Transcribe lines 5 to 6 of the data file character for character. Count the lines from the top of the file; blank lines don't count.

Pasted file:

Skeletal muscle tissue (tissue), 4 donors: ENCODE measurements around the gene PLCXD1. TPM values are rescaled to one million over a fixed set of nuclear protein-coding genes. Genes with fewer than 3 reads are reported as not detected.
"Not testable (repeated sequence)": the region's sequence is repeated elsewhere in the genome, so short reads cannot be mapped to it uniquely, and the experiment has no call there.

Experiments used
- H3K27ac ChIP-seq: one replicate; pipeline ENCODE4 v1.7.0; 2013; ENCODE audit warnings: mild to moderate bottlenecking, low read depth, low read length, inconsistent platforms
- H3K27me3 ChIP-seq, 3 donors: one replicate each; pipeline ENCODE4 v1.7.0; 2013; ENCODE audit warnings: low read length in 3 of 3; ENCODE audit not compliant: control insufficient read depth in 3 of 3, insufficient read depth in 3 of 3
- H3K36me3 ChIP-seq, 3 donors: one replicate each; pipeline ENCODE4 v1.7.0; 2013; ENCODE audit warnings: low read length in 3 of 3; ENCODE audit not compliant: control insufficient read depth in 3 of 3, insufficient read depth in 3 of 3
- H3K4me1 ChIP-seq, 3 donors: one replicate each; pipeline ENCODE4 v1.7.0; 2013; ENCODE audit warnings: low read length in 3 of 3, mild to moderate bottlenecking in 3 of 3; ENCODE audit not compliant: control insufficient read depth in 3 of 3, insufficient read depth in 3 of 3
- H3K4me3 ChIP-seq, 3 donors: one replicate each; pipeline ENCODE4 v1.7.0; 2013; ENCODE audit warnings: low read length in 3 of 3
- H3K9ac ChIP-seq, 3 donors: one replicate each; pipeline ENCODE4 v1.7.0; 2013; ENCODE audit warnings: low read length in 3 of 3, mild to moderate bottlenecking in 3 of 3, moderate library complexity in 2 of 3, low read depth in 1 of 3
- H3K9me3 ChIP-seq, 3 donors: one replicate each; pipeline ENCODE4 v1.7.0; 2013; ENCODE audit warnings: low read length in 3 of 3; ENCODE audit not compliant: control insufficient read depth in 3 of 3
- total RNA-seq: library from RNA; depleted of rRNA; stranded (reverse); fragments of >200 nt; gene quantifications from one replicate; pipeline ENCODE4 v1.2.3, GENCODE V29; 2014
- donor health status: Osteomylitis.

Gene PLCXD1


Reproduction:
- H3K27me3 ChIP-seq, 3 donors: one replicate each; pipeline ENCODE4 v1.7.0; 2013; ENCODE audit warnings: low read length in 3 of 3; ENCODE audit not compliant: control insufficient read depth in 3 of 3, insufficient read depth in 3 of 3
- H3K36me3 ChIP-seq, 3 donors: one replicate each; pipeline ENCODE4 v1.7.0; 2013; ENCODE audit warnings: low read length in 3 of 3; ENCODE audit not compliant: control insufficient read depth in 3 of 3, insufficient read depth in 3 of 3